The Butcher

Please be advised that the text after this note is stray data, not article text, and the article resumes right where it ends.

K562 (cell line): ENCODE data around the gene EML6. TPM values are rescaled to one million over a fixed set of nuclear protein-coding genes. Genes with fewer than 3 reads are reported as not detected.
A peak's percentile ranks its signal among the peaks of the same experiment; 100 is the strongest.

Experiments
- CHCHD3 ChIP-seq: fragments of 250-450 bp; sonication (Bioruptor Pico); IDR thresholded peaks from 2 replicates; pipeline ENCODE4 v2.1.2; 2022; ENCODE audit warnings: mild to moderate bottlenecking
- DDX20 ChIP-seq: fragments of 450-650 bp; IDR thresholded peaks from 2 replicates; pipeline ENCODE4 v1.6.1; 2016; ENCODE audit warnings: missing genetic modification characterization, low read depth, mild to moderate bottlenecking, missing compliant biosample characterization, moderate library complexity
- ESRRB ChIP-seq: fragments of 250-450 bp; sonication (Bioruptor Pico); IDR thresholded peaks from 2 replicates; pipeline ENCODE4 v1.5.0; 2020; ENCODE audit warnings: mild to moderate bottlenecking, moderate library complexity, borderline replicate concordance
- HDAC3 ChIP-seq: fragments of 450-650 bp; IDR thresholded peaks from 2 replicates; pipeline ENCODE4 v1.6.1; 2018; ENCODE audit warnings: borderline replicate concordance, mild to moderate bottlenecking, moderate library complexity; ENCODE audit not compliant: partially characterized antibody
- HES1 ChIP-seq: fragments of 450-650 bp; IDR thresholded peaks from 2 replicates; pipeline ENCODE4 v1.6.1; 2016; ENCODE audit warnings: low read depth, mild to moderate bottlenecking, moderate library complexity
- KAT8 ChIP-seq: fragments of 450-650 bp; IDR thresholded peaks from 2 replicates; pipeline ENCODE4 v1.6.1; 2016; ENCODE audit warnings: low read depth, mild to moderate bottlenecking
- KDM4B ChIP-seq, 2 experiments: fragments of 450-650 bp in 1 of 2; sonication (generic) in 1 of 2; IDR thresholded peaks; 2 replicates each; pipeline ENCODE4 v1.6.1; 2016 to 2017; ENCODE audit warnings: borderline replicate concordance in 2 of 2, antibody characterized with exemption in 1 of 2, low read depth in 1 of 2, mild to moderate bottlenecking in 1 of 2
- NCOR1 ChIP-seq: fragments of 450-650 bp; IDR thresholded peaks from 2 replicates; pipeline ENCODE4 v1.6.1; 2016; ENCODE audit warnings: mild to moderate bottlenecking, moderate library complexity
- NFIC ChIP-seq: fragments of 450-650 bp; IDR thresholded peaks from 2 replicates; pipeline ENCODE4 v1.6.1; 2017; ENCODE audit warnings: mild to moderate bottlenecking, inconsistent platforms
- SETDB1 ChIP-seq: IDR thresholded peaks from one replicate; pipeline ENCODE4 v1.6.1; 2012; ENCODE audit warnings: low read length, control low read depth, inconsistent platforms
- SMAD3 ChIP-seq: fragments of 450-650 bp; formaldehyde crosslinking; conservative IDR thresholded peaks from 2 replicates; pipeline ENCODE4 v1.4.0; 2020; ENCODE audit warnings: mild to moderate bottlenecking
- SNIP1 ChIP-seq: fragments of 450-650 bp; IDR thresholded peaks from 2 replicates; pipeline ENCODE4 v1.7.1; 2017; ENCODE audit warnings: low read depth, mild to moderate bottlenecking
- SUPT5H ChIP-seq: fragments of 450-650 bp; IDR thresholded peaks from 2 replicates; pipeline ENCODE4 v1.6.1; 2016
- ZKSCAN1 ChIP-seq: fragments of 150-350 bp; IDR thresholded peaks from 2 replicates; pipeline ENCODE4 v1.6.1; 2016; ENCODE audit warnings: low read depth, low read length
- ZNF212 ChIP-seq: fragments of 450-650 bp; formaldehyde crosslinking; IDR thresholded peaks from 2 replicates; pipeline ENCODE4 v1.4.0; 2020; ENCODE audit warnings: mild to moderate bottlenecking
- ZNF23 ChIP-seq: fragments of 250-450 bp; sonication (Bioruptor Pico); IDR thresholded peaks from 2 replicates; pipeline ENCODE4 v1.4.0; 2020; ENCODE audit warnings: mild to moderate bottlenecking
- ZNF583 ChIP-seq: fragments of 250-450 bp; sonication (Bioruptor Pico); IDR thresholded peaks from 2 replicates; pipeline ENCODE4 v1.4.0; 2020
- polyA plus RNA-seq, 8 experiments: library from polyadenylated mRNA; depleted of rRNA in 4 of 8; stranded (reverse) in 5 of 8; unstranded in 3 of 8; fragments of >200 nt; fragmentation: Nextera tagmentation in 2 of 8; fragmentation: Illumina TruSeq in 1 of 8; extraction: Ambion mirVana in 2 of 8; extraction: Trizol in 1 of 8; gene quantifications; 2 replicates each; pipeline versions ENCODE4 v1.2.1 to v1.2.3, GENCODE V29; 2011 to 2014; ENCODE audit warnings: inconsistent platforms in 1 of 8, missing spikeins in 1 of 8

There is a butcher whose sons line the walls of the grocery with top-quality canned goods and learn to shave the fat from pork easy as shaving their own faces. He is friendly to the customers and occasionally whacks his boys behind the counter. He fears his wife will be shot by a thief while working the cash register up front. She dies instead grinding out three weeks worth of kousa for Sunday dinners. He loads up the marble blocks with entire legs of lamb, pork bacon to be sliced thin but not too thin, beef for grinding. Fish isn’t an issue; this is a meat counter. Hands dug deep into a leg of lamb are coated in blood. Blood under the nails is so black it could just as easily be dirt, the dirt from an olive grove where green olives are pulled down in swift, mindless motions. He wears a white apron streaked with fresh red blood and dried brown blood from a morning of butchering. Neat rows of pork chops line a tray. This is not destiny. This is pay the bills, make my wife happy, get those boys off to school meat. Take my family to church, heads held high meat. Meat like the tip of a finger when it gets caught in the mix. Then the butcher can’t even tell the difference between his own flesh, and that of the cow.

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